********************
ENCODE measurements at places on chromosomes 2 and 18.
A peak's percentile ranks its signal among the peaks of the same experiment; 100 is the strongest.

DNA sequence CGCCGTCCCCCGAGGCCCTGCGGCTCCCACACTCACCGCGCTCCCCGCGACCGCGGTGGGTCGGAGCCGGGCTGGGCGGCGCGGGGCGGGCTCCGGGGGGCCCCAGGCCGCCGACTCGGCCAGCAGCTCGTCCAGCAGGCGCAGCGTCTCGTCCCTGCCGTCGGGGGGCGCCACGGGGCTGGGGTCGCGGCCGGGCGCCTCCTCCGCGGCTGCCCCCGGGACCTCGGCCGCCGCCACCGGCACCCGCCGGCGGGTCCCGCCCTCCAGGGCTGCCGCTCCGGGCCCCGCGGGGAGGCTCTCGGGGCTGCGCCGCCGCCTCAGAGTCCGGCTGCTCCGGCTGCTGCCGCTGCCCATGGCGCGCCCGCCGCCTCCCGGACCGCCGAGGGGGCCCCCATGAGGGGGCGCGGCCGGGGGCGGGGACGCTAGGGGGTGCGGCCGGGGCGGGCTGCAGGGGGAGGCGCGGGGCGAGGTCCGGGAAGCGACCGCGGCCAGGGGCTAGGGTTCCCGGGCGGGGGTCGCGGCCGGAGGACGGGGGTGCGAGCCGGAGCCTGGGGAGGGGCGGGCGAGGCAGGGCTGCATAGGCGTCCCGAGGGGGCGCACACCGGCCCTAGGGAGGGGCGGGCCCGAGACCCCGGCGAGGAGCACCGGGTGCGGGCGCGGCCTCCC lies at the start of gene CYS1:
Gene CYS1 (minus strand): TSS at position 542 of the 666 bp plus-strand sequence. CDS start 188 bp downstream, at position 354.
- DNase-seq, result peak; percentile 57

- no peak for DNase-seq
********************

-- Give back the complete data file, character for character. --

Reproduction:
ENCODE measurements at places on chromosomes 2 and 18.
A peak's percentile ranks its signal among the peaks of the same experiment; 100 is the strongest.

DNA sequence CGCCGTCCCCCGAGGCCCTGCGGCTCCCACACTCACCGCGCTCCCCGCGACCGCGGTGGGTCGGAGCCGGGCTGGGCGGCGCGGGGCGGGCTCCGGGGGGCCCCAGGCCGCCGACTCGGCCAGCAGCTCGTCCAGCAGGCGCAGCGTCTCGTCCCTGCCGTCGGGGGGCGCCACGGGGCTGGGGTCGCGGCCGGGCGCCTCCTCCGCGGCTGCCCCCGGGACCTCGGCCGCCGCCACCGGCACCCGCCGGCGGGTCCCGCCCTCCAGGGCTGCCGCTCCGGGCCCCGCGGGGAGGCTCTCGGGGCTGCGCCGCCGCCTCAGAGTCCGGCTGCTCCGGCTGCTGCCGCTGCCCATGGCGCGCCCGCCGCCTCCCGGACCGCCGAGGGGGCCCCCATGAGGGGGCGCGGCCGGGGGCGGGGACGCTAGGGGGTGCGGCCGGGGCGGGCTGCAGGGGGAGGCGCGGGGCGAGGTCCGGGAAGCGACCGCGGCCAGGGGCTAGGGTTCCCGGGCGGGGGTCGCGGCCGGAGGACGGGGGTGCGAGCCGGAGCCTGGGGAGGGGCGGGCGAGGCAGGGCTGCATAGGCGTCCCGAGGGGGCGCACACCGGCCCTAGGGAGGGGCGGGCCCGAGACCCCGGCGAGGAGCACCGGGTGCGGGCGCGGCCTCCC lies at the start of gene CYS1:
Gene CYS1 (minus strand): TSS at position 542 of the 666 bp plus-strand sequence. CDS start 188 bp downstream, at position 354.
- DNase-seq, result peak; percentile 57

- no peak for DNase-seq